Dr.Weerasooriya Vs. Wijeweera, Director General of Customs & Others (22.06.2020)
Dr. P. B. Weerasooriya Vs. J.P.Wijeweera, Director General of Customs & Others [Case No. C.A. (Writ) 2S9/2014, Decided On: 22.06.2020] Download
Judgement by Janak De Silva J, N. Bandula Karunarathna J agreeing.
Article 10 of CO; Subsequent approval by the Cabinet, whether the Minister’s order is valid; meaning of nullity in administrative law; presumption of validity; an impugned decision should be specifically challenged;
The Petitioner, a public servant, utilized a special concessionary rate facility to import a vehicle, and imported a brand-new Toyota Prado KDJ150 Diesel 7-seater car through Toyota Lanka (Pvt) Ltd of which the CIF value was US$ 35,000 according to the Petitioner. The Petitioner is challenging the actions of the customs in valuing the vehicle according to Gazette bearing no. 1857/3 dated 07.04.2014, for which the Minister had not obtained approval of the Cabinet before the same was published.
The words in the interest of national economy or for any other reason [in Section 10] in my view indicate that what is contemplated in this article is a matter of policy. It is in this context that the legislature has required the approval of the Cabinet of Ministers.
[Referred to] Ratnasiri and Others v. Ellawala and Others [(2004) 2 Sri.L.R. 180] [which] held that the Public Service Commission as well as a Committee of the Commission or a public officer exercising delegated authority may in appropriate circumstances ratify an order made or action taken by a public officer without authority and that there is nothing in the Constitution or any law to prevent the Respondent Secretary, from making a decision in regard to a matter where some person or body of persons has previously made some decision without any authority to do so. Court did refer to established administrative practice of taking urgent action whenever exigencies of the service so demanded and obtaining necessary covering approval thereafter, a practice which is often resorted to and is sanctioned by administrative procedures and judicial decisions [Rajapakse v. Tissa Devendra, Chairman, Public Service Commission and Others (1999) 2 Sri.L.R. 331].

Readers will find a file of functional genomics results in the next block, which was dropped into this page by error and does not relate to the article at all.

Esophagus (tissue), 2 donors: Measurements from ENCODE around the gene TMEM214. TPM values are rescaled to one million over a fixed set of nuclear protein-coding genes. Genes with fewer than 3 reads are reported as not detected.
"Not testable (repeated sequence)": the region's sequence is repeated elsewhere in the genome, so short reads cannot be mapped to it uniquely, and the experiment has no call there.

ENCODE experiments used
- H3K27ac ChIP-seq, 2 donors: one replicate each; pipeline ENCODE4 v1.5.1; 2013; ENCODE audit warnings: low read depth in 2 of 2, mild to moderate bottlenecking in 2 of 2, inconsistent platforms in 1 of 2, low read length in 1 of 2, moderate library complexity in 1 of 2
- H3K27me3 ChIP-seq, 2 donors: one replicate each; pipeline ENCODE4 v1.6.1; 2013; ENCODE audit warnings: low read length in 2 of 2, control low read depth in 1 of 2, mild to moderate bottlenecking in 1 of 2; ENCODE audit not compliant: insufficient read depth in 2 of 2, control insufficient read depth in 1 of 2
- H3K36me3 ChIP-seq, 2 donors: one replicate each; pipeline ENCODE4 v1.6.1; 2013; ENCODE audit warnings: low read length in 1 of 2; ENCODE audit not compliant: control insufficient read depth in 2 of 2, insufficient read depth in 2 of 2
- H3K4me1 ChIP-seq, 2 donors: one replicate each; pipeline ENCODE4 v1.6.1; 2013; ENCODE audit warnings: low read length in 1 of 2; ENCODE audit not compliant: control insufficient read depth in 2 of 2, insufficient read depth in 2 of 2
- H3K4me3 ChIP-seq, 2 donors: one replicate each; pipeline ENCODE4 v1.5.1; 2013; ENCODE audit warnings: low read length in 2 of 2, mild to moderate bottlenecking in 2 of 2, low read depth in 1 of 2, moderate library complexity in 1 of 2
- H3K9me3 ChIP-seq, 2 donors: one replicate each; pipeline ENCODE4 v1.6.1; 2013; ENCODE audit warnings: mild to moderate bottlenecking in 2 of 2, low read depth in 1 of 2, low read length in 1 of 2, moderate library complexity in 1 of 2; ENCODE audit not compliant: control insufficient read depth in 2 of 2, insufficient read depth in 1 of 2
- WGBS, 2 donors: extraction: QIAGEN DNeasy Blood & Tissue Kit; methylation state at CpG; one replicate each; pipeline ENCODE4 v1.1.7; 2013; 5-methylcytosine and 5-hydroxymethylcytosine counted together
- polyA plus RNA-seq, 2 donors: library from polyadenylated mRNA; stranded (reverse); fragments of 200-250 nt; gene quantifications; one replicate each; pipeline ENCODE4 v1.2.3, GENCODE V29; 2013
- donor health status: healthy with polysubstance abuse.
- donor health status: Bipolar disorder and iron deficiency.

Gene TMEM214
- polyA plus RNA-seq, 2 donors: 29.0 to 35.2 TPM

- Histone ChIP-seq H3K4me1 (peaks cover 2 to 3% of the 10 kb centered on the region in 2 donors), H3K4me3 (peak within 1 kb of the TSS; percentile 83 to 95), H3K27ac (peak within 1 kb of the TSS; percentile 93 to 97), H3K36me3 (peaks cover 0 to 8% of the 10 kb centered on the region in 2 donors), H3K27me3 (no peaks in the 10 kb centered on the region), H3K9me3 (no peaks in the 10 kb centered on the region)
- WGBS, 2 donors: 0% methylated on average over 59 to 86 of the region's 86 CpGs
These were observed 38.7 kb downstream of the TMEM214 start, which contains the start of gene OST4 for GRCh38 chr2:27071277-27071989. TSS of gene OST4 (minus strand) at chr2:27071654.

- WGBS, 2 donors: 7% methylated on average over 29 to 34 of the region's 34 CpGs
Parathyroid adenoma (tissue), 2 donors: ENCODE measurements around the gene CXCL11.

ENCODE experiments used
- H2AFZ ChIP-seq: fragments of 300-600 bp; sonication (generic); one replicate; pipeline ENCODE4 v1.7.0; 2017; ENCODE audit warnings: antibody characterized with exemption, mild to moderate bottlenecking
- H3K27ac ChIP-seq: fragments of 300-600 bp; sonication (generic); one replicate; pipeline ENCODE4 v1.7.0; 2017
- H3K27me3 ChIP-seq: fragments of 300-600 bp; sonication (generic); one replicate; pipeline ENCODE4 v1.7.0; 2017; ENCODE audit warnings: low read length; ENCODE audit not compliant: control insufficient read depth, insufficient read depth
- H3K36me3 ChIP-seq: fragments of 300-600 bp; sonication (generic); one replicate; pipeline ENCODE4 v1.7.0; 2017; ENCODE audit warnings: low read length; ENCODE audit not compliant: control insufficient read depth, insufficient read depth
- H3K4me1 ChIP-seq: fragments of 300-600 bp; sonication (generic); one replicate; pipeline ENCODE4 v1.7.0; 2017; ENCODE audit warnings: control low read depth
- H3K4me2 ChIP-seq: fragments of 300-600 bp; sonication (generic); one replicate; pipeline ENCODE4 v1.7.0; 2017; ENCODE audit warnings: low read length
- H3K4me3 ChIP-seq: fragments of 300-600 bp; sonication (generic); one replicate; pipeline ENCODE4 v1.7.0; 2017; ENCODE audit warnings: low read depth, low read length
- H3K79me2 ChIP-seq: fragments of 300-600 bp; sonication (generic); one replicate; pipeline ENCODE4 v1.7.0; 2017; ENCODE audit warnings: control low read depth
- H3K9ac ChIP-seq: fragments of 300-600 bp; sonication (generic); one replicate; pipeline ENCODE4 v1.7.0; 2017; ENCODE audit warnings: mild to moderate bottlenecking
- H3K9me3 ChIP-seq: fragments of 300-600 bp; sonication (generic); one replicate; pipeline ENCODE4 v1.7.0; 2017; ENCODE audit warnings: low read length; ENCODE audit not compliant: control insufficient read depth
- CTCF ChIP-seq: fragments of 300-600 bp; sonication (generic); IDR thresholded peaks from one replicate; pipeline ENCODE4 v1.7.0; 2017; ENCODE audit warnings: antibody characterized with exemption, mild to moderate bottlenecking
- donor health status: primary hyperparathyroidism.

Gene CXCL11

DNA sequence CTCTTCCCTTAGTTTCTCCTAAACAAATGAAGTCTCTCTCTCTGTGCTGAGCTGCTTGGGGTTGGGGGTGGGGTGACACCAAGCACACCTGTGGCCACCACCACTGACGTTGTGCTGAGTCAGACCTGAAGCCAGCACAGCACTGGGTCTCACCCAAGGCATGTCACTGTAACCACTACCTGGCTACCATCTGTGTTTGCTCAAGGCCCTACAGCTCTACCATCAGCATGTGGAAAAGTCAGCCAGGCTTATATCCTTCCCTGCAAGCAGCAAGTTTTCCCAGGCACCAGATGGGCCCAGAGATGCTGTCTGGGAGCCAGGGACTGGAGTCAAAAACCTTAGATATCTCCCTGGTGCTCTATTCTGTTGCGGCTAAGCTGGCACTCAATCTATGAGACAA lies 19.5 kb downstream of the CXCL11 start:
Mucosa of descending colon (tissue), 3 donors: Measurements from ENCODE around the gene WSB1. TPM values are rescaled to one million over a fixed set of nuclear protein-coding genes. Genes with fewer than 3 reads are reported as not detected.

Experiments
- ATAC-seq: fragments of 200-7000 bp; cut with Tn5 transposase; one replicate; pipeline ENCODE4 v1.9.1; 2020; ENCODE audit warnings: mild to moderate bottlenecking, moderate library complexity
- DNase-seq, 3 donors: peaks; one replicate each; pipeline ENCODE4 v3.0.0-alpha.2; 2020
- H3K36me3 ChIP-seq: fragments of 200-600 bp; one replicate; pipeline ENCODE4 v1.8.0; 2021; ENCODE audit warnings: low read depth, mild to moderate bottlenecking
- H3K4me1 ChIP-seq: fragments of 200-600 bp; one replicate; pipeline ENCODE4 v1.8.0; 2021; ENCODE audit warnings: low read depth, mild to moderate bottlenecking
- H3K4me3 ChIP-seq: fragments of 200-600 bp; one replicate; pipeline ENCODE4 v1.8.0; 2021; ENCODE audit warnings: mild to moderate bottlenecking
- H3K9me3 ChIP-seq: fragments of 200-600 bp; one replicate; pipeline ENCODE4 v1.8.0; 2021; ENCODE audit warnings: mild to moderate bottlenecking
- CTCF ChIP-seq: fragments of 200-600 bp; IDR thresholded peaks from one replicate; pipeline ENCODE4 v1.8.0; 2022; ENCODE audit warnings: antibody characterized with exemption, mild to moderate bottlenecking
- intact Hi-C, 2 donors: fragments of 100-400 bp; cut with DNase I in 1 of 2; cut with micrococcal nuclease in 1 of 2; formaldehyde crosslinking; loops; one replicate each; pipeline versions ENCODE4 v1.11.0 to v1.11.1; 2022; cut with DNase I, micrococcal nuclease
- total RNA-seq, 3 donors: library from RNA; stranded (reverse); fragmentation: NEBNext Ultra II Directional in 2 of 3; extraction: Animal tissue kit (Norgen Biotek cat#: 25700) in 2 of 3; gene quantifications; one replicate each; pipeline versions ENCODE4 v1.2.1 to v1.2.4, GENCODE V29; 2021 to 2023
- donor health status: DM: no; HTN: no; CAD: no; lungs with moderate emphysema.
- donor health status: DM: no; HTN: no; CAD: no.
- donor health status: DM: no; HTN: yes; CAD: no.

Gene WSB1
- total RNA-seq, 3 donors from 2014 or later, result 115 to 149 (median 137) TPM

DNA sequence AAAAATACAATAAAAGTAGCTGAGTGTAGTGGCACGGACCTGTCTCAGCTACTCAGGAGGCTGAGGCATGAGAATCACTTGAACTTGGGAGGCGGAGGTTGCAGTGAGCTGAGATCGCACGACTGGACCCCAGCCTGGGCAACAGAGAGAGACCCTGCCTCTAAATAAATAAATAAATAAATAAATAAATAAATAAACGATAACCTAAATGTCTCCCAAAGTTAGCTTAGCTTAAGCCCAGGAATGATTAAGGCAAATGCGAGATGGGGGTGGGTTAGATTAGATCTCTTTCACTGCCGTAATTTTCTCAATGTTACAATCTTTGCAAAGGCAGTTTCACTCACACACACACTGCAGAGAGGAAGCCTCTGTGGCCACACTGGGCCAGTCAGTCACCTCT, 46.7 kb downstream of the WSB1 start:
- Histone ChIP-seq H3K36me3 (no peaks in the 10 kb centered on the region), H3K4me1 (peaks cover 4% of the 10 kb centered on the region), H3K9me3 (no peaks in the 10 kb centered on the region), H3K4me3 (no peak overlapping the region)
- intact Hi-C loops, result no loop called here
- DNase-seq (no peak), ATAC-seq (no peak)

I see no reason why this rationale should not apply in the application of Article 10 of Schedule E of the Customs Ordinance. The interest of national economy may need urgent action to be taken there under by the Minister subject to ratification by the Cabinet of Ministers. Therefore, I hold that the subsequent approval of the Cabinet of Ministers on 04.09.2014 (X26) of the Gazette bearing no. 1857/3 dated 07.04.2014 (X17) gives it validity.
[I]t is trite law that rights of the parties must be determined as at the date of institution of proceedings or action. [Jayaratna v. Jayaratne and another (2002) 3 Sri. L. R. 331, Sithy Makeena and others v. Kuraisha and others (2006) 2 Sri. L. R. 341J and other cases Referred to].
[Quoted with] approval Lord Denning in Mcfoy v. United Africa Co. Ltd. [(1961) 3 All E.R. 1169 at 1172J where he said “You cannot put something on nothing and expect it to stay there, it will collapse”.
Clive Lewis, Judicial Remedies in Public Law, 5th ed ., South Asia Edition (2017) in discussing the meaning of null and void in Administrative Law states (page 185):
“The primary concern here is the meaning of nullity or voidness solely in the context of the remedies granted by courts. The concept of nullity has been used to solve other problem arising in administrative law. For remedial purposes, the orthodox view is that an ultra vires act is regarded as void and a nullity. An act by a public authority which lacks legal authority is regarded as incapable of producing legal effects. Once its illegality is established, and if the courts are prepared to grant a remedy, the act will be regarded as void from its inception and retrospectively nullified in the sense that it will be regarded as ever incapable of ever producing legal effects.”
Thus, even where an act of a public authority is ultra vires and a nullity, for remedial purposes the illegality must be established before a court.
As stated by Wade and Forsyth, Administrative Law, 9th Ed., Indian Edition, 281:
“”the court will treat an administrative act or order invalid only if the right remedy is sought by the right person in the right proceedings”